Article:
Reread my posts. I never claimed or agreed that human-level intelligence "only evolved once." I've only pointed out that human-level intelligence is vastly out of proportion with extant species, and specifically is absurd overkill for "normal" environmental challenges in terms of selection pressure, particularly with the downsides of growing and fueling a human brain. I've been talking about the specific, likely selective pressure that would cause human-level intelligence to evolve. You're confusing my arguments for other people's statements.

Our ability to share information with other members of our social groups on an abstract, as opposed to demonstrative level is part of what sets us apart intellectually.

Maybe a better word would be "knowledge" than "intelligence".

Not really. It's the ability to acquire and process knowledge that provide advantages, not knowledge itself.

Haven't you heard of a particular chimp being said to have the intelligence of a 3 year old human, or something like that? That's using the same scale that you're saying no other animals are even on...

3-year-old human brains aren't fully grown yet. The human brain finishes it's primary development around 20 years after birth.

Comparing immature humans to animal intelligence is patently absurd. One could argue that a 1-week-old horse is smarter than a 1-week-old human child because the human child doesn't even have full control of its limbs yet, while the horse will be walking. Insects are mobile from birth, while newborn humans can't even crawl.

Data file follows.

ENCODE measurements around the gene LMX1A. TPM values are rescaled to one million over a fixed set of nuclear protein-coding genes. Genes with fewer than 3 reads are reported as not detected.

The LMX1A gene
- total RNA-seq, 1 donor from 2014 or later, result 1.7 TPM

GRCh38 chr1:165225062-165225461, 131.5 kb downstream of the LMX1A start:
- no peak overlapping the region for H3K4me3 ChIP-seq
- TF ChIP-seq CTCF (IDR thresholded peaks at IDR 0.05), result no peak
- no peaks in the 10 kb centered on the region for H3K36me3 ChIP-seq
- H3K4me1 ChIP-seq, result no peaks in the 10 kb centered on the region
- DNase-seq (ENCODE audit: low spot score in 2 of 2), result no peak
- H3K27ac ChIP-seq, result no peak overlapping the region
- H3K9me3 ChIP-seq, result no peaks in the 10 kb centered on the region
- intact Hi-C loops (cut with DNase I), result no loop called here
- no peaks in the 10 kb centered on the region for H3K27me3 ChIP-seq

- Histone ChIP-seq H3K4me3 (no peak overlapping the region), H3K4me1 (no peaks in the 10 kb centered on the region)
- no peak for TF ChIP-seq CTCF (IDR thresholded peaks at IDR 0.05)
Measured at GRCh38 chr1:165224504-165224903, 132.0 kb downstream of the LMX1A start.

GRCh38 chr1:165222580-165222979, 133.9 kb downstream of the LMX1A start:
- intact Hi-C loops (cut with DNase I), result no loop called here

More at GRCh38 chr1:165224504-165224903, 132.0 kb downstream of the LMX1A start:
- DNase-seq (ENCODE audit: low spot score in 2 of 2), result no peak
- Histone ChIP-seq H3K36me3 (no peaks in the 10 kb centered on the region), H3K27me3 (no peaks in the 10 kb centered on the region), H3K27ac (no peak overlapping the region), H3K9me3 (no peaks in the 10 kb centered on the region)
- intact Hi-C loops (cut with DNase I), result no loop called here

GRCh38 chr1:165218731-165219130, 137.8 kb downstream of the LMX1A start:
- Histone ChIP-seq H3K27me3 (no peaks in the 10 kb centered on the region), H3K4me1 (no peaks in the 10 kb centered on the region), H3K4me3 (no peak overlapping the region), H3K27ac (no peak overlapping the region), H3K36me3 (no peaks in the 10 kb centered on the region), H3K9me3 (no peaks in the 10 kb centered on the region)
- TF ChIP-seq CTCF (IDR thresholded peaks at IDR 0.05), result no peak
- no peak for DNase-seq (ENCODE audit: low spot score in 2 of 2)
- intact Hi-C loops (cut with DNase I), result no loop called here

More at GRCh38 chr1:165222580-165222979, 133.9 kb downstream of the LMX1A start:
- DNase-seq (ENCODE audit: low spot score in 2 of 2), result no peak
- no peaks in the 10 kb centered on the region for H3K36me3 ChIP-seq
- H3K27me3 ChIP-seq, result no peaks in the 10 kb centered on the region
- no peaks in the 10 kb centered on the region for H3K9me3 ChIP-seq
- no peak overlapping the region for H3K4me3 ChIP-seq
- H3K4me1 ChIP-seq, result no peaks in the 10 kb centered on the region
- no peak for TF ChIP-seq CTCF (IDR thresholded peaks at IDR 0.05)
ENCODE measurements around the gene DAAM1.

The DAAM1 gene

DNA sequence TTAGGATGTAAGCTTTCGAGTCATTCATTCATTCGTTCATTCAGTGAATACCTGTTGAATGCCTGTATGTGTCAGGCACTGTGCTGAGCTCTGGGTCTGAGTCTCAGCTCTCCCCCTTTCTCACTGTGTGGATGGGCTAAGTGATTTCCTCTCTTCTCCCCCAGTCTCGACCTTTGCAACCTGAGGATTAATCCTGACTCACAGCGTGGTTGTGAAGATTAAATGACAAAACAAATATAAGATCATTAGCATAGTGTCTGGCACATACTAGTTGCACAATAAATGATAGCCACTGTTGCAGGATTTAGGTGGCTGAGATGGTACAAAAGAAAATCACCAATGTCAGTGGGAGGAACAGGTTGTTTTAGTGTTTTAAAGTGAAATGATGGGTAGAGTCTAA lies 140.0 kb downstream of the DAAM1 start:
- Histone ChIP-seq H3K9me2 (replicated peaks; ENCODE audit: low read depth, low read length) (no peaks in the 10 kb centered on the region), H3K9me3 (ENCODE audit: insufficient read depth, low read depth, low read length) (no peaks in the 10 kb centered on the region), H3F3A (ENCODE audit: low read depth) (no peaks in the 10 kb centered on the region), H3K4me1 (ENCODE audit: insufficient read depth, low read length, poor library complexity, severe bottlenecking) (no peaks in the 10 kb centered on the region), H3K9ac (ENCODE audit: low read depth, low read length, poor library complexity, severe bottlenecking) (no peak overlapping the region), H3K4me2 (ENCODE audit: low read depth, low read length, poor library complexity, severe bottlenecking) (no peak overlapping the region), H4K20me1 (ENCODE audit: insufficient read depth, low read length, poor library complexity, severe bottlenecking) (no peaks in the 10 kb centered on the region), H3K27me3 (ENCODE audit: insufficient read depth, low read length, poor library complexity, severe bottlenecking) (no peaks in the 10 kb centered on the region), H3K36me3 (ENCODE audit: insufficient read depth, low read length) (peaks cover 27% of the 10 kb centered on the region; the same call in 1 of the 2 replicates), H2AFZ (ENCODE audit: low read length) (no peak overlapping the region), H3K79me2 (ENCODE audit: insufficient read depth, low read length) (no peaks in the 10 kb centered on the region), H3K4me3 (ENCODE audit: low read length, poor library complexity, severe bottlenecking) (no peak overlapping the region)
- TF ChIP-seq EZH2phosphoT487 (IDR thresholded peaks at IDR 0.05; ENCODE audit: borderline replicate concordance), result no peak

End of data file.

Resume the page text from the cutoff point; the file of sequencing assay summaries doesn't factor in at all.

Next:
An adult human is incredibly more intelligent than an adult chimp. It's not even a close comparison, despite them being some of our closest extant relatives.


The human understanding when it has once adopted an opinion (either as being the received opinion or as being agreeable to itself) draws all things else to support and agree with it.
- Francis Bacon

"There are two novels that can change a bookish fourteen-year old's life: The Lord of the Rings and Atlas Shrugged. One is a childish fantasy that often engenders a lifelong obsession with its unbelievable heroes, leading to an emotionally stunted, socially crippled adulthood, unable to deal with the real world. The other, of course, involves orcs." - John Rogers


This message is a reply to:
 Message 55 by New Cat's Eye, posted 12-05-2011 4:19 PM New Cat's Eye has responded

Replies to this message:
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Tangle
Member
Posts: 5065
From: UK
Joined: 10-07-2011
Member Rating: 3.2


Message 66 of 142 (643295)
12-06-2011 3:42 AM
Reply to: Message 61 by Panda
12-05-2011 6:07 PM


panda writes:

But I doubt if you want technology to be a measurement of intelligence - unless you want to claim that these people are less intelligent...

Technology is an excellent measure of intelligence - obviously. Ask SETI.
The guys in your picture use technology extensively, from their manufacture of weapons, cooking equipment, clothing, jewellry, housing, agrictulture, music etc. They have advanced language and communications, a theory of mind, can plan ahead, imagine their own deaths and work in groups.

But my main objection is to the claim that ("real") intelligence has not developed elsewhere in nature.

You can't name a single species that comes even close to their level of intelligence. Prove me wrong.


Life, don't talk to me about life.

This message is a reply to:
 Message 61 by Panda, posted 12-05-2011 6:07 PM Panda has responded

Replies to this message:
 Message 75 by Panda, posted 12-06-2011 10:25 AM Tangle has not yet responded

  
Larni
Member
Posts: 3949
From: Liverpool
Joined: 09-16-2005


Message 67 of 142 (643297)
12-06-2011 4:19 AM
Reply to: Message 49 by Tangle